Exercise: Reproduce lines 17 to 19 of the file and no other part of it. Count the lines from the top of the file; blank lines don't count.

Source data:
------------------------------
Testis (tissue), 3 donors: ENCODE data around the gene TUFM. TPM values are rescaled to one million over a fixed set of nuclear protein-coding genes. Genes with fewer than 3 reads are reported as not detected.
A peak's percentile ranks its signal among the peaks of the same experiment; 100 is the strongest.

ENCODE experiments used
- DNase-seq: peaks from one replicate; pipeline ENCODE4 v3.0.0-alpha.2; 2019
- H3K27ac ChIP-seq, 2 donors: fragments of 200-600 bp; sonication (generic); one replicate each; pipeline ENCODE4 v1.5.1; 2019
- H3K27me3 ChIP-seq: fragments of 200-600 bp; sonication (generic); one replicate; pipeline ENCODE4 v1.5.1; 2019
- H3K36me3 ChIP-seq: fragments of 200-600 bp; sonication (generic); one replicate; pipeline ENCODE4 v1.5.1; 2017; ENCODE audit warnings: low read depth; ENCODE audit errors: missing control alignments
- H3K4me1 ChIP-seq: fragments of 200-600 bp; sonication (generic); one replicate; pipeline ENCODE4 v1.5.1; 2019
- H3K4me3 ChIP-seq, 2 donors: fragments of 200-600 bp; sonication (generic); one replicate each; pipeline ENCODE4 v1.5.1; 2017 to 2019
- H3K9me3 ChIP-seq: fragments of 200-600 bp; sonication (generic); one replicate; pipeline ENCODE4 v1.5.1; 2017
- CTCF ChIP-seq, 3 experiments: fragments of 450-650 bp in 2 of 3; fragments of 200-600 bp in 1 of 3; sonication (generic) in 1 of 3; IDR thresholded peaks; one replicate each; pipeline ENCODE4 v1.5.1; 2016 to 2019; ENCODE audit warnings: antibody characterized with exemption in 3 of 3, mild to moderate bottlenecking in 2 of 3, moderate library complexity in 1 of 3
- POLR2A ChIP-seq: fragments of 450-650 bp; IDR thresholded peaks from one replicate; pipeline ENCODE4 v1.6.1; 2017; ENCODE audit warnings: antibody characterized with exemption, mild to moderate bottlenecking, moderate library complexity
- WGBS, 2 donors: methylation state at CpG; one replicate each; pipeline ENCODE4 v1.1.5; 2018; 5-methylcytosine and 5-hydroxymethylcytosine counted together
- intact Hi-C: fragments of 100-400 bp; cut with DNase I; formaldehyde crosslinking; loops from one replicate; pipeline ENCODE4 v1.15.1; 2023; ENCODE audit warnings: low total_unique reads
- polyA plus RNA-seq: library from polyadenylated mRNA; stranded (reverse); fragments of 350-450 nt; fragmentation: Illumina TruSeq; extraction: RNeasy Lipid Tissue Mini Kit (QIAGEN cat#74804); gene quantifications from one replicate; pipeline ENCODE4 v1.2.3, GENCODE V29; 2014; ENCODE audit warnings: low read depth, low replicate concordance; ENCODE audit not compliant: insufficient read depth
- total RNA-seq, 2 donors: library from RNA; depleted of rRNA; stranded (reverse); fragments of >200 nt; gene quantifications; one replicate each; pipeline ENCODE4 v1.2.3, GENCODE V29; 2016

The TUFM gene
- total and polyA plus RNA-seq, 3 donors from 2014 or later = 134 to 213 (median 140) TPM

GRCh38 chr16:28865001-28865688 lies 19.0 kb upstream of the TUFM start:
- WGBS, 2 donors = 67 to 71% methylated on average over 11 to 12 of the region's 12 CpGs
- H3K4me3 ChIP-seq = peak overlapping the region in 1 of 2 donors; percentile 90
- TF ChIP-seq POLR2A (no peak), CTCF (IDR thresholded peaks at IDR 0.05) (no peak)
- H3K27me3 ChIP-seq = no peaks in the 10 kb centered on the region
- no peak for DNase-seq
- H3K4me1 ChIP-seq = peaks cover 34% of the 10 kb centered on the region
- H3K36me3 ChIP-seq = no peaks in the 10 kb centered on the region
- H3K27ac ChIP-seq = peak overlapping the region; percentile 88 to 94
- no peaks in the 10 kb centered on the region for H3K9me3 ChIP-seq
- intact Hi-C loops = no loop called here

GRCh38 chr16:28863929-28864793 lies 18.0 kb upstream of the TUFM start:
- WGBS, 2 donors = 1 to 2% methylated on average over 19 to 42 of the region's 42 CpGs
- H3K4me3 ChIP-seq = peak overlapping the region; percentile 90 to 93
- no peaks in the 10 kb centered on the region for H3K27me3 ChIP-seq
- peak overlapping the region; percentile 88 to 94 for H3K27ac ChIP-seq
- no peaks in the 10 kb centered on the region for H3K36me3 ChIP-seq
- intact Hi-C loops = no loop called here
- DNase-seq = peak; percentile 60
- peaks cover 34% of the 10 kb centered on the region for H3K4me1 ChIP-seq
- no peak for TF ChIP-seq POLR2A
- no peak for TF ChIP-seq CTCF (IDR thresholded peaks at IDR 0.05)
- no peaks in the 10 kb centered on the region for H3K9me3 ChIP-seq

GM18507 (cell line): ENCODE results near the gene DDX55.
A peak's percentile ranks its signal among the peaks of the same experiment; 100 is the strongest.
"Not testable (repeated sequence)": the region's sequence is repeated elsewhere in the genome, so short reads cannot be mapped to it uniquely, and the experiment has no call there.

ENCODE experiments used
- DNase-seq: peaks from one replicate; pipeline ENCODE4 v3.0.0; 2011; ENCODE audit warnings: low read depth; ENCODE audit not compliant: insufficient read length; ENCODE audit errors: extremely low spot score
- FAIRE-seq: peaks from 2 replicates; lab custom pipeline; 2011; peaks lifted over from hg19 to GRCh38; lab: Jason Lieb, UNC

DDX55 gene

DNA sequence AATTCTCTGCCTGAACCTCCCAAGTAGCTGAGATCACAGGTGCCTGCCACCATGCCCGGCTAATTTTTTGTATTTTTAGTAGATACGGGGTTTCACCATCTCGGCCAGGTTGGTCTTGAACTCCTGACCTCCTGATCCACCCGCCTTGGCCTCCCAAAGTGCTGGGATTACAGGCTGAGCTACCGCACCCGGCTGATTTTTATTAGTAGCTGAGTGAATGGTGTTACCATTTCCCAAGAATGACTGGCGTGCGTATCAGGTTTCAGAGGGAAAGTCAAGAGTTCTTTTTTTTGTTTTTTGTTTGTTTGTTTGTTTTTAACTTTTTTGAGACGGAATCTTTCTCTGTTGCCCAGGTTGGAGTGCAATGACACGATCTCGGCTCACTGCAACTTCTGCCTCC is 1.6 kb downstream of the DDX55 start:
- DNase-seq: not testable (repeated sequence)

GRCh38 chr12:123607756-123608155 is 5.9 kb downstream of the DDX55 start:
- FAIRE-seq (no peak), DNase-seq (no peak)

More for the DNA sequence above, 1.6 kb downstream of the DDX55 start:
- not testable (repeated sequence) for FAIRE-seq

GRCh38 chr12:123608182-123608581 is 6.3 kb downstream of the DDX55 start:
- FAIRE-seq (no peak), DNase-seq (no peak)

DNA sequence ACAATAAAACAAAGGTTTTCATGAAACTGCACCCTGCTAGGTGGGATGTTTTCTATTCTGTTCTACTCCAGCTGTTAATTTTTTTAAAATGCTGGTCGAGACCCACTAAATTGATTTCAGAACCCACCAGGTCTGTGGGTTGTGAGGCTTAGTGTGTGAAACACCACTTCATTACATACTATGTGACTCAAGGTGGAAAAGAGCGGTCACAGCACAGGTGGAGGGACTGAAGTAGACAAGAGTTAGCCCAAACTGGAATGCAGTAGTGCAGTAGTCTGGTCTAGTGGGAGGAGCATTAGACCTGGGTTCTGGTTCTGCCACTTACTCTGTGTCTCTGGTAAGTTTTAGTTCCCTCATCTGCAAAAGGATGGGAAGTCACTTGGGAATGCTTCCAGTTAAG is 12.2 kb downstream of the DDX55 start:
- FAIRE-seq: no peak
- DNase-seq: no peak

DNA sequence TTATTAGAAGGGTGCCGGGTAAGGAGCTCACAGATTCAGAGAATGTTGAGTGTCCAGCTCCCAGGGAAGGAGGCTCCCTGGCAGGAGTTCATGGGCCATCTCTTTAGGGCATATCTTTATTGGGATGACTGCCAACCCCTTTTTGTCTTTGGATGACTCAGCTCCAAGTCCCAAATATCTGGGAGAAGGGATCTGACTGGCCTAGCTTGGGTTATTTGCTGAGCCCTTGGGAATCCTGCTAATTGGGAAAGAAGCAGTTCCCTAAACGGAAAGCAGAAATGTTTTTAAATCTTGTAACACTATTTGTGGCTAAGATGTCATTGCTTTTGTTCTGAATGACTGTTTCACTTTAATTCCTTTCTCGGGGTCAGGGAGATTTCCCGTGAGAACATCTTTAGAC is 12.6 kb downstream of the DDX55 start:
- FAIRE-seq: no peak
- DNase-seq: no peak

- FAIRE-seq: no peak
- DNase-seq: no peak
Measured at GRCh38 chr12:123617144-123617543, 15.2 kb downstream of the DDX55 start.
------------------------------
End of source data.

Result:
The TUFM gene
- total and polyA plus RNA-seq, 3 donors from 2014 or later = 134 to 213 (median 140) TPM

GRCh38 chr16:28865001-28865688 lies 19.0 kb upstream of the TUFM start: